Some countries that have adopted the U.S. dollar issue their own coins: See Ecuadorian centavo coins, Panamanian Balboa and East Timor centavo coins.
Some other countries link their currency to U.S. dollar at a fixed exchange rate. The local currencies of Bermuda and the Bahamas can be freely exchanged at a 1:1 ratio for USD. Argentina used a fixed 1:1 exchange rate between the Argentine peso and the U.S. dollar from 1991 until 2002. The currencies of Barbados and Belize are similarly convertible at an approximate 2:1 ratio. The Netherlands Antillean guilder (and its successor the Caribbean guilder) as well as the Aruban florin are pegged to the Dollar at a fixed rate of 1:1.79. In Lebanon, one dollar is equal to 1500 Lebanese pound, and is used interchangeably with local currency as de facto legal tender. The exchange rate between the Hong Kong dollar and the United States dollar has also been linked since 1983 at HK$7.8/USD, and pataca of Macau, pegged to Hong Kong dollar at MOP1.03/HKD, indirectly linked to the U.S. dollar at roughly MOP8/USD. Several oil-producing Arab countries on the Persian Gulf, including Saudi Arabia, peg their currencies to the dollar, since the dollar is the currency used in the international oil trade.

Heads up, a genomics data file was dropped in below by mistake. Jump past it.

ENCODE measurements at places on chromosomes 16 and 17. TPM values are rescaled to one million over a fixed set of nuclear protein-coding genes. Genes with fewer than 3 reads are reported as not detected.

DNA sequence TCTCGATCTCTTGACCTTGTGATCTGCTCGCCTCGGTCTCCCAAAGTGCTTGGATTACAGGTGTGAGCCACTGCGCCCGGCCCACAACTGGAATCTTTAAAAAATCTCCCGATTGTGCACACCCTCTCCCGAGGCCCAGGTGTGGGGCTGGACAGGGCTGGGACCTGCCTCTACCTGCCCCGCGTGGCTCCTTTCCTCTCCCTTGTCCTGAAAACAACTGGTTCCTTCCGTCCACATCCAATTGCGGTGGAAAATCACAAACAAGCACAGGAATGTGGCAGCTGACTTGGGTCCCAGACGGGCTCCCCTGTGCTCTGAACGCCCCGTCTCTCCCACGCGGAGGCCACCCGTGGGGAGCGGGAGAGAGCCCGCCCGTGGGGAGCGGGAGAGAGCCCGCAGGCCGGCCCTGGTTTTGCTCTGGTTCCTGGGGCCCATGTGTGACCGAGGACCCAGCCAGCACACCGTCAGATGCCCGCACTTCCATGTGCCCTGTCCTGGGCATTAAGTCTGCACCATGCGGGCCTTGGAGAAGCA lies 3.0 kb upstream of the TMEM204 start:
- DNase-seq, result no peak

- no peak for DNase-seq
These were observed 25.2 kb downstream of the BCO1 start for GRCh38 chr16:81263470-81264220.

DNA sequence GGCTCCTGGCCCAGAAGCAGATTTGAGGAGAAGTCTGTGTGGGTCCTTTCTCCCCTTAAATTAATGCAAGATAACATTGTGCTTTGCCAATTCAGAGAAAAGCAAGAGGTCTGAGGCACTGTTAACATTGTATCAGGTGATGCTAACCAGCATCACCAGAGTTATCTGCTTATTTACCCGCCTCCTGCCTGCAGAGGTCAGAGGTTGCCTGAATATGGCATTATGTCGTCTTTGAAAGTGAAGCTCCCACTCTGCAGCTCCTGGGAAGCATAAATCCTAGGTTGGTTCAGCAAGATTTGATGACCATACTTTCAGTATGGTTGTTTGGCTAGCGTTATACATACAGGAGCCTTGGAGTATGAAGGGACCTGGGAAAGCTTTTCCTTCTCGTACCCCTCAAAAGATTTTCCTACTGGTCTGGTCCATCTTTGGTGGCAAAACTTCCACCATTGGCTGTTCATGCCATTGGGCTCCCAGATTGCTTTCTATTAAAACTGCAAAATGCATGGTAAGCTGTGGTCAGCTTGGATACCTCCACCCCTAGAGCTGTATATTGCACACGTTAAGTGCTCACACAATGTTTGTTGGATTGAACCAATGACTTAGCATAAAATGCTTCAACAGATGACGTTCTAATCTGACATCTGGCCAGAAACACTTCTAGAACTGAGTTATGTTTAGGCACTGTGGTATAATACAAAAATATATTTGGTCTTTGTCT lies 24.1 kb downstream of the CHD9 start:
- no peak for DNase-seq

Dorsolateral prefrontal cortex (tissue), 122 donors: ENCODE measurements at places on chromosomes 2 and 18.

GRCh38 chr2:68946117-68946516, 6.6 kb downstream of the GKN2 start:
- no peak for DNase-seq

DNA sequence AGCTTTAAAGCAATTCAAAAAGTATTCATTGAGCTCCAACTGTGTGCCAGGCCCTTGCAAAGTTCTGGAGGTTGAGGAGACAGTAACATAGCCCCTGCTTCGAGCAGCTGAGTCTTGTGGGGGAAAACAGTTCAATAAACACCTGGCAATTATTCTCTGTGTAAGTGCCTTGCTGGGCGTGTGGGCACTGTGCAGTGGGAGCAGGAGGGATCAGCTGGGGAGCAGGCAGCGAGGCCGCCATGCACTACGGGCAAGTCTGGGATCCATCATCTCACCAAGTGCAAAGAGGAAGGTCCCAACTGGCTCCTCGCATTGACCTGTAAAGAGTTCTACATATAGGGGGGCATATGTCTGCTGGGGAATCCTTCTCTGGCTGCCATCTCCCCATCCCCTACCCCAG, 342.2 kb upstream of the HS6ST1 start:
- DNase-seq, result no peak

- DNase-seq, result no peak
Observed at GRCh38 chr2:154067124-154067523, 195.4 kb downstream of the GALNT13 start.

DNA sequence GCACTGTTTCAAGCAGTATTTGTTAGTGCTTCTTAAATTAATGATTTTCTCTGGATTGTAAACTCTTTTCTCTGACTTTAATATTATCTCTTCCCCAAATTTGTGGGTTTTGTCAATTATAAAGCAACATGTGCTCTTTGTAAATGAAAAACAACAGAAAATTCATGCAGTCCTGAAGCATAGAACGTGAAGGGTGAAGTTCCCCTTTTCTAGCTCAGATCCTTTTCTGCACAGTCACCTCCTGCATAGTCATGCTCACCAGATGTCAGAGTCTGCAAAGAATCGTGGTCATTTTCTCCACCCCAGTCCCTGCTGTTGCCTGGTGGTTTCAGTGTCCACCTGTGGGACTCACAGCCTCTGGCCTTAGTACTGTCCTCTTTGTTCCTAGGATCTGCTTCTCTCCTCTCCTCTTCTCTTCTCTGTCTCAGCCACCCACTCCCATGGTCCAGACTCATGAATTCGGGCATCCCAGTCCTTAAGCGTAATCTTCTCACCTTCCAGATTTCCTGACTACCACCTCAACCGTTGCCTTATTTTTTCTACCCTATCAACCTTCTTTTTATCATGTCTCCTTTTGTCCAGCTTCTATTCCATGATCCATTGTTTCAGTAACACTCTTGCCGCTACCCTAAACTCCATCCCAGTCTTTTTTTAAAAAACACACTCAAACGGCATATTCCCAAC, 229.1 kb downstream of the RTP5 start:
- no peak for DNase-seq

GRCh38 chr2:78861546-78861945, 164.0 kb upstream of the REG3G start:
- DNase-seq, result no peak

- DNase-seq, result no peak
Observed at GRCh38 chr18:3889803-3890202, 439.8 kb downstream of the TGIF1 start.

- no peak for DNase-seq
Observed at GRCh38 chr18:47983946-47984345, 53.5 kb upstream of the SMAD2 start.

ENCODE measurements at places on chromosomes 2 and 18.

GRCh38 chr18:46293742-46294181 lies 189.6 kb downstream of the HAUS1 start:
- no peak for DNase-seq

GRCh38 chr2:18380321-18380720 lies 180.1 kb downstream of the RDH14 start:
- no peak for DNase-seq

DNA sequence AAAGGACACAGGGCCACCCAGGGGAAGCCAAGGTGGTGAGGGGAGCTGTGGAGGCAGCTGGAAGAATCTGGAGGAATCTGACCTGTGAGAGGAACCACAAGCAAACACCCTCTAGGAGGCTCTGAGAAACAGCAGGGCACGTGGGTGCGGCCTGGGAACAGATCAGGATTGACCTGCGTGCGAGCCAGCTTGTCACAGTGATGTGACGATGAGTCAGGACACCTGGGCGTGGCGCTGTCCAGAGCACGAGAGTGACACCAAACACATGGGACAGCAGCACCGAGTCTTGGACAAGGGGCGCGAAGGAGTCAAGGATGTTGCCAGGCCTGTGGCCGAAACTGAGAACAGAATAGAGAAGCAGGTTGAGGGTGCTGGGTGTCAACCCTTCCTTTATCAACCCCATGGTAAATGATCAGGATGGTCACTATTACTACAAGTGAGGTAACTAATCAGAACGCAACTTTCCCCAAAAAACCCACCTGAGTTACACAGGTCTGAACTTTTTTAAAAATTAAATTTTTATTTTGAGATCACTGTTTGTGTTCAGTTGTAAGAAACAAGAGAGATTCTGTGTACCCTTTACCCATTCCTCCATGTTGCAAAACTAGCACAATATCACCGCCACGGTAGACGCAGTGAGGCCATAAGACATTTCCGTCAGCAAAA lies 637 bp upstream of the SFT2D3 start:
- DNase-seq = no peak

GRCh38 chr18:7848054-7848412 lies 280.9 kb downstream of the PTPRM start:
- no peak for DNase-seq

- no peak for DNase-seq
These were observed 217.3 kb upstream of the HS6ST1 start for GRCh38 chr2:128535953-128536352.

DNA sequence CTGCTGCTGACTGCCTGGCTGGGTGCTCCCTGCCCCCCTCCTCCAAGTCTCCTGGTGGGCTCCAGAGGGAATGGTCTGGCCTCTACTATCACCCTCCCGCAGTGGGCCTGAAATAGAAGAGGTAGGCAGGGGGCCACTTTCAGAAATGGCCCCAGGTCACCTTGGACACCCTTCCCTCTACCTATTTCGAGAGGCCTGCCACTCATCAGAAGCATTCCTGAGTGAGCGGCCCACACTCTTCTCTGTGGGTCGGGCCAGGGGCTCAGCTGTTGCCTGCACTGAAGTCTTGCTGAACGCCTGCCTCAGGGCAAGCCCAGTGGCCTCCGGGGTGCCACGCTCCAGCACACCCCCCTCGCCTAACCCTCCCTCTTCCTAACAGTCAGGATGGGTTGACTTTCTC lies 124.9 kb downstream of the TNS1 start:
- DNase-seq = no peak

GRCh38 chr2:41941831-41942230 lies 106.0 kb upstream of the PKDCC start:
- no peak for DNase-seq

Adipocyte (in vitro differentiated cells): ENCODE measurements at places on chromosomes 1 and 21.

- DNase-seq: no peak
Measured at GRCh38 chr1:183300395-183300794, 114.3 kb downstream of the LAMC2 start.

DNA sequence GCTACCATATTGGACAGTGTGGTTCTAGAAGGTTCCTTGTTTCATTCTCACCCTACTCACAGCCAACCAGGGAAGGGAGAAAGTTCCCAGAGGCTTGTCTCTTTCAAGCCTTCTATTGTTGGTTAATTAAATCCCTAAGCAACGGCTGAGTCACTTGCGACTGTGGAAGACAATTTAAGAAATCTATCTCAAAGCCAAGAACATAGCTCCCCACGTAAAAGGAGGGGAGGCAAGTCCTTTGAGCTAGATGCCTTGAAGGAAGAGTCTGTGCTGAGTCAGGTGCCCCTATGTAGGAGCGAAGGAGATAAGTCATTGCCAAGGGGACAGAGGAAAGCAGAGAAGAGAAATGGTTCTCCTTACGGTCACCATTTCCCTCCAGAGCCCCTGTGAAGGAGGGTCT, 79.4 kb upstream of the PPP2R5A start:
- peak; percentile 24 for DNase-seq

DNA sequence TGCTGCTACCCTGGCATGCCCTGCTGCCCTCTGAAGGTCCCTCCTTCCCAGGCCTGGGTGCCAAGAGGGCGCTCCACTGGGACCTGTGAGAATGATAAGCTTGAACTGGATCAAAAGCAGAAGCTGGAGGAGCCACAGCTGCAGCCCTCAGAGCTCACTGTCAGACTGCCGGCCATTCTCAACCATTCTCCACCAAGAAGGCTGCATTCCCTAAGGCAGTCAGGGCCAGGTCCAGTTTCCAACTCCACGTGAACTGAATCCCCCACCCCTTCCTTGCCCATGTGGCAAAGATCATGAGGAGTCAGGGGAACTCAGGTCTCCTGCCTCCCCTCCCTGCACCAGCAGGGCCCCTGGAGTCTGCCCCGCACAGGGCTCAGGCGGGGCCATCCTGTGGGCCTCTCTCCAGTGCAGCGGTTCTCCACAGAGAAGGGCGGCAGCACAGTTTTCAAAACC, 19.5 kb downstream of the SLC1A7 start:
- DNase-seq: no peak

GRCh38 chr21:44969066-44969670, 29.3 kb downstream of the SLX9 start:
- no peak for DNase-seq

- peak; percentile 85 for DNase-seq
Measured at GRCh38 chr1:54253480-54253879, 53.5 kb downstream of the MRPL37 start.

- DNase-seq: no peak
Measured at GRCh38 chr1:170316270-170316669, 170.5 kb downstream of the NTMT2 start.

The People's Republic of China's renminbi was informally and controversially pegged to the dollar in the mid-1990s at ¥ 8.28/USD. Likewise, Malaysia pegged its ringgit at RM3.8/USD in 1997. On July 21, 2005 both countries removed their pegs and adopted managed floats against a basket of currencies. Kuwait did likewise on May 20, 2007, and Syria did likewise in July 2007. However, after three years of slow appreciation, the Chinese yuan has been de facto re-pegged to the dollar since July 2008 at a value of ¥6.83/USD; although no official announcement had been made, the yuan has remained around that value within a narrow band since then, similar to the Hong Kong dollar.